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Gentile v. State Bar of Nev. - 501 U.S. 1030, 111 S. Ct. 2720 (1991)


Nevada Supreme Court Rule 177 is void for vagueness since its safe harbor provision, which states that a lawyer may publicly state without elaboration the general nature of a criminal defense, misleads attorneys into thinking that they may give press conferences commenting on a client's arrest without fear of discipline. A court reviewing limitations on U.S. Const. I freedoms must balance whether the practice in question furthers an important or substantial governmental interest unrelated to the suppression of expression' and whether the limitation of U.S. Const. Ifreedoms is no greater than is necessary or essential to the protection of the particular governmental interest involved.


Petitioner Gentile, an attorney, held a press conference the day after his client, Sanders, was indicted on criminal charges under Nevada law. Petitioner, through a prepared statement, alleged that the evidence demonstrated his client’s innocence, and that certain witnesses were not credible, as most of them were drug dealers or convicted money launderers. Petitioner then took questions from reporters but declined, on numerous occasions, to answer questions that sought more detailed comments. Six months later, petitioner’s client was acquitted on all counts. The State Bar of Nevada then filed a complaint against petitioner, alleging a violation of Nevada Supreme Court Rule 177, a rule governing pretrial publicity. The aforementioned Rule prohibited an attorney from making an extrajudicial statement that a reasonable person would expect to be disseminated by means of public communication if the lawyer should reasonably know that the statement will have a substantial likelihood of materially prejudicing an adjudicative proceeding. According to Nevada Supreme Court Rule 177(2), statements relating to the character, credibility, reputation, or criminal record of a witness were ordinarily likely to have such a materially prejudicial effect. Notwithstanding the prohibition on Rule 177(1) and Rule 177(2), however, Rule 177(3) provided that a lawyer was permitted to state without elaboration the general nature of the defense. Petitioner was disciplined, and appealed, arguing violation of his U.S. Const. amend. I rights.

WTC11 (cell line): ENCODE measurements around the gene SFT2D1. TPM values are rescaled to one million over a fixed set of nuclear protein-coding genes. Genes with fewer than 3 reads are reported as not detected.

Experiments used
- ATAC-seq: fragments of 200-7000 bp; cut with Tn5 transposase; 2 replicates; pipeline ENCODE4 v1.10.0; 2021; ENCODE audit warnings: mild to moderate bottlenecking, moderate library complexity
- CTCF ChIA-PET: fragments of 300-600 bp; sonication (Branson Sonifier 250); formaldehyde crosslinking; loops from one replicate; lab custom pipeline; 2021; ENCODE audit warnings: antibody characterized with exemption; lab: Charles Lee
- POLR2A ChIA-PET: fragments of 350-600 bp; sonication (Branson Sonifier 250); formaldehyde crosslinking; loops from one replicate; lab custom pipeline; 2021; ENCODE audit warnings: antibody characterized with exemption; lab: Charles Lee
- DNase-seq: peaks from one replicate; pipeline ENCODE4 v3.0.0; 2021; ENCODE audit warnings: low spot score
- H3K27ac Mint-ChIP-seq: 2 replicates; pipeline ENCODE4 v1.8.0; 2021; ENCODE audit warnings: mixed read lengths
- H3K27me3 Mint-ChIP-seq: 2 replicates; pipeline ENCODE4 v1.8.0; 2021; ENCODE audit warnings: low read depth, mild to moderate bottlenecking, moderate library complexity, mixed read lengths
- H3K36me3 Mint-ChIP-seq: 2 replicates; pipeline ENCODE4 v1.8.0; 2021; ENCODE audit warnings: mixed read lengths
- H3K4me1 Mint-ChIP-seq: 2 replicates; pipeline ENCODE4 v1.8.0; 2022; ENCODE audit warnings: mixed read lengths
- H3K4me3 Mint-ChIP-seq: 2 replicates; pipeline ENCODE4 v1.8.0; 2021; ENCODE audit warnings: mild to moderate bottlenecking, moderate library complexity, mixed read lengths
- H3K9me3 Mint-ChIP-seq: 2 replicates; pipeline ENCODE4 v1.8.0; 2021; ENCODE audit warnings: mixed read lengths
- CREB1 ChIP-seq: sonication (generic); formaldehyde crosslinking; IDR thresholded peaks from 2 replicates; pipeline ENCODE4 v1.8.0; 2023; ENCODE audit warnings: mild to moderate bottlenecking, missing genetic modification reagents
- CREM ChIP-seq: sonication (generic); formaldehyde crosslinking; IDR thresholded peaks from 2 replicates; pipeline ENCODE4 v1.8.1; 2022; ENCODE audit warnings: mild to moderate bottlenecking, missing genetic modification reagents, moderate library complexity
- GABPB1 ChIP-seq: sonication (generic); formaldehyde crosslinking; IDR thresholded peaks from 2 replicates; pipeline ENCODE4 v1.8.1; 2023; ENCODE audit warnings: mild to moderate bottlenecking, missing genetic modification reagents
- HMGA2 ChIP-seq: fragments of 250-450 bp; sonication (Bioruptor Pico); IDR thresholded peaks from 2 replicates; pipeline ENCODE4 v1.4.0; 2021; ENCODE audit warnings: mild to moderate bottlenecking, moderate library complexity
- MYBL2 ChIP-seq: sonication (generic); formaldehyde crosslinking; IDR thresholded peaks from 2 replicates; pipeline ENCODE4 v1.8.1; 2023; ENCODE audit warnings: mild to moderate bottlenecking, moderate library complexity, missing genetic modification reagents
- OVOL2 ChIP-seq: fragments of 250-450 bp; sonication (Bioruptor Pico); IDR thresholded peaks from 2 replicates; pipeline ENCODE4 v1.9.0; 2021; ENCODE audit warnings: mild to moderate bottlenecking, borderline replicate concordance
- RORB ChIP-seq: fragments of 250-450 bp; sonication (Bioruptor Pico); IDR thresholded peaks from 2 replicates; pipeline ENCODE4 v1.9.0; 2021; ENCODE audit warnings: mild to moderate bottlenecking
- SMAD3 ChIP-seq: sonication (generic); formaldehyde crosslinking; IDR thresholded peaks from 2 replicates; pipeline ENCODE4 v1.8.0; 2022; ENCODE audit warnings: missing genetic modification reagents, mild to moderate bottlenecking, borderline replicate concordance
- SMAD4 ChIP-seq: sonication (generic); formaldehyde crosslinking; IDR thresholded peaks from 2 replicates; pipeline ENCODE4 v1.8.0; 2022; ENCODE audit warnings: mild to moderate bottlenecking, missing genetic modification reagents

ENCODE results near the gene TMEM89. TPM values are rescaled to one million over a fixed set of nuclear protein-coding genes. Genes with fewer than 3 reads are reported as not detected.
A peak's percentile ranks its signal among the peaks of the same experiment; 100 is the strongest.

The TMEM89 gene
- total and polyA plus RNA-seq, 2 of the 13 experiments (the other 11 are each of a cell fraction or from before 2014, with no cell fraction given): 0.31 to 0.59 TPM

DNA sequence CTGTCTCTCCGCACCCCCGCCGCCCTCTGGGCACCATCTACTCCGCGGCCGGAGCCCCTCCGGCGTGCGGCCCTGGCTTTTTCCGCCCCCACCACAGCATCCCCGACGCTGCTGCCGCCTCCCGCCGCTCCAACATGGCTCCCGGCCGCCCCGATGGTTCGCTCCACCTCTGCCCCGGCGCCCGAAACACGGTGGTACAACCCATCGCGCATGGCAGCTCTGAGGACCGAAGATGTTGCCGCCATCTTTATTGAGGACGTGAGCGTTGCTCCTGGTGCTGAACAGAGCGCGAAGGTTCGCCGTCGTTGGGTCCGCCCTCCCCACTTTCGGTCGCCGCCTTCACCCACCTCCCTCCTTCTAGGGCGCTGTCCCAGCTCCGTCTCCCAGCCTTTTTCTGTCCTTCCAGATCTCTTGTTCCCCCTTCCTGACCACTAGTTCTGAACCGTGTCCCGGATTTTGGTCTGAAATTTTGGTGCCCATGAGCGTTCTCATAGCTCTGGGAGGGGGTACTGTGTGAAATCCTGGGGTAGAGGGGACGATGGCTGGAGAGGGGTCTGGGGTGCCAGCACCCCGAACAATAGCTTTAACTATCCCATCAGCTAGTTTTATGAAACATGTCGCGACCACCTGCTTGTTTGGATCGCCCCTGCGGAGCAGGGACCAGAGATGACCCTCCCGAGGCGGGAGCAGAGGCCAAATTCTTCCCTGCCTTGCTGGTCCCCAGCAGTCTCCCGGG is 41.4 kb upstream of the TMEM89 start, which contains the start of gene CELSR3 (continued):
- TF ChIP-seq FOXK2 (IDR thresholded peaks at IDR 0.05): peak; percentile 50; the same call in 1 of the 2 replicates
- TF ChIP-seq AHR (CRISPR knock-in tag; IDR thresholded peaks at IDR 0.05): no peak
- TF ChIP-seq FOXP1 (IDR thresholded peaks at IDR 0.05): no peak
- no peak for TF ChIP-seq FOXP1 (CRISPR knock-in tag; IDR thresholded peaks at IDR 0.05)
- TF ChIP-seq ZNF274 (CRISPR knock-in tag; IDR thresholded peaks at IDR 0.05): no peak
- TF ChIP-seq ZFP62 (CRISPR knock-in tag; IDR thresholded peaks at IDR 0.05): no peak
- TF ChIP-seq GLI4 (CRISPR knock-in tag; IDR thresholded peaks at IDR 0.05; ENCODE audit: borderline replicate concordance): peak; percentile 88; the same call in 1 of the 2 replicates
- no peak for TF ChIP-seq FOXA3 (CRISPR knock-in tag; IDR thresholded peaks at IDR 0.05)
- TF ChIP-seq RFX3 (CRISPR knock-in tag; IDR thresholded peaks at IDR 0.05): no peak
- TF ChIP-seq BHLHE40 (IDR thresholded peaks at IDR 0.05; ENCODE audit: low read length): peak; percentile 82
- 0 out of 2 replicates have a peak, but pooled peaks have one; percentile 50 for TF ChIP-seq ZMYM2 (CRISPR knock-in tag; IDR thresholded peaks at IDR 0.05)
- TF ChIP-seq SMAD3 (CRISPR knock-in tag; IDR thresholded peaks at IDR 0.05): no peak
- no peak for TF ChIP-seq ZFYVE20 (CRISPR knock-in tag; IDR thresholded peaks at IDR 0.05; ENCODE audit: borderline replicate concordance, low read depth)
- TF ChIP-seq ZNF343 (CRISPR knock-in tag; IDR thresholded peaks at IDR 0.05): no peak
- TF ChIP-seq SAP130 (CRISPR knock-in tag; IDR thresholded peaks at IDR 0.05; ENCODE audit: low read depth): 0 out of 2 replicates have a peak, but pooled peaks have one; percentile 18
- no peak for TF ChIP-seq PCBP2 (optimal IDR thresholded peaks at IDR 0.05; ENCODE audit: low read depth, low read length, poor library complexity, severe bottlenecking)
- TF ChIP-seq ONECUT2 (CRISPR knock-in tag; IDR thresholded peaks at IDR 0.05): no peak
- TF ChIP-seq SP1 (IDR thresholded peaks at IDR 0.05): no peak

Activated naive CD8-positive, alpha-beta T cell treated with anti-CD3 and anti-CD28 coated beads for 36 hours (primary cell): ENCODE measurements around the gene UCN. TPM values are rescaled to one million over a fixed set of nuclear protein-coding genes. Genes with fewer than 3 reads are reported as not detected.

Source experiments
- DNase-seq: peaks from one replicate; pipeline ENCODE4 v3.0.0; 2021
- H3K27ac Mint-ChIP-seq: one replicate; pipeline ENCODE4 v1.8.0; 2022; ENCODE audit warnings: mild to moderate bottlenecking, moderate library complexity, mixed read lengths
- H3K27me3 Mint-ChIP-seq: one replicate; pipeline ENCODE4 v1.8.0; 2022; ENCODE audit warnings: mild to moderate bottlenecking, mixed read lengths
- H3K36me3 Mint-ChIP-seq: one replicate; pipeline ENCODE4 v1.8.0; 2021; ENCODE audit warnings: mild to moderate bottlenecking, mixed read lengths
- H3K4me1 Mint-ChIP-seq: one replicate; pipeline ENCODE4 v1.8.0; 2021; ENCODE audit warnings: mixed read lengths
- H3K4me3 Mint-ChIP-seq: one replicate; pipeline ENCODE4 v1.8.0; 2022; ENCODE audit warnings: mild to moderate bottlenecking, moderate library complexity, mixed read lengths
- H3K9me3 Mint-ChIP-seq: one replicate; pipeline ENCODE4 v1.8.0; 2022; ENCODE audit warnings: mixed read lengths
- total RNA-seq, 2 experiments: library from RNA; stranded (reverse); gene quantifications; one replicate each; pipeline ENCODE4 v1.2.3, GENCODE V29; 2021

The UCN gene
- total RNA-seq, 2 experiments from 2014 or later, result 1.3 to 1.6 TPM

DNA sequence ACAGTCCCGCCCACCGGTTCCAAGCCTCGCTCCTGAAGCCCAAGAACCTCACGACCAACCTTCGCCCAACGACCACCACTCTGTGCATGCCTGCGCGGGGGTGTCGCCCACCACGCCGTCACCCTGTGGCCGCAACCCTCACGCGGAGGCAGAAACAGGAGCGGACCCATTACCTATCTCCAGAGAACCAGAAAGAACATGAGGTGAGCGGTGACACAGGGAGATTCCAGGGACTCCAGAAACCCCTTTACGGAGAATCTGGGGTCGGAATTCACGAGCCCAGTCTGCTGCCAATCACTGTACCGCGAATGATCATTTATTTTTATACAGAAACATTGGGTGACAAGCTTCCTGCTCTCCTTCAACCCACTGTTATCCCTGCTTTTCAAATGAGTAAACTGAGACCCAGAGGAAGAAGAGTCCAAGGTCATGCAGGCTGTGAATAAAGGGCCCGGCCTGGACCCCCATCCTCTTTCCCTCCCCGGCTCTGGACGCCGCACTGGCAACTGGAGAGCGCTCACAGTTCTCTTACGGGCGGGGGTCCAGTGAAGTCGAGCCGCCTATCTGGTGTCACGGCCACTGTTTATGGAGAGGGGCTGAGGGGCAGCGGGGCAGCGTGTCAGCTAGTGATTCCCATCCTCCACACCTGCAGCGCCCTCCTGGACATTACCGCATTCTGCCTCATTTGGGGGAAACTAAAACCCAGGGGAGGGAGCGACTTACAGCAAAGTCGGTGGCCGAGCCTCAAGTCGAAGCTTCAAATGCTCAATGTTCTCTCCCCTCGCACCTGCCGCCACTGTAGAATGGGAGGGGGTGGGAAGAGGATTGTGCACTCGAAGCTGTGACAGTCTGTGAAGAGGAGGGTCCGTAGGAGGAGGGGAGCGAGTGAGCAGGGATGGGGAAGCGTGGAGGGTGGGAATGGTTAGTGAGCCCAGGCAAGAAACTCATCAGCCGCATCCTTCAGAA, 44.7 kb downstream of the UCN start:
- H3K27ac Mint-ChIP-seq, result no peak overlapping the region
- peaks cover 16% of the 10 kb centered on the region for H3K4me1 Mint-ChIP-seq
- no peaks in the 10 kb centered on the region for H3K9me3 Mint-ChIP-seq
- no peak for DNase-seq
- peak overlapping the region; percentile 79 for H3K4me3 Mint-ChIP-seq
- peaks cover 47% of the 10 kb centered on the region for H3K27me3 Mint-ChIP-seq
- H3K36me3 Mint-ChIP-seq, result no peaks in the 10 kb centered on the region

Was Nevada Supreme Court Rule 177, a rule governing pretrial publicity that included a "safe harbor" provision, valid as interpreted by the state court, thereby justifying the disciplinary action imposed upon petitioner attorney?




The Supreme Court of the United States reversed the judgment. The Court held that the rule’s “substantial likelihood of material prejudice” test satisfied the Federal Constitution’s First Amendment; however, the rule, as interpreted by the Nevada Supreme Court, was void for vagueness. According to the Court, its safe harbor provision, Rule 177(3), misled Gentile into thinking that he could give his press conference without fear of discipline. Given the Rule's grammatical structure and the absence of a clarifying interpretation by the state court, the Rule failed to provide fair notice to those to whom it is directed and was so imprecise that discriminatory enforcement was a real possibility. By necessary operation of the word "notwithstanding," the Rule contemplated that a lawyer describing the "general" nature of the defense without "elaboration" need fear no discipline even if he knew or reasonably should know that his statement will have a substantial likelihood of materially prejudicing an adjudicative proceeding. A review of the press conference -- where Gentile made only a brief opening statement and declined to answer reporters' questions seeking more detailed comments -- supported his claim that he thought his statements were protected. Accordingly, the Court reversed petitioner’s disciplinary action.

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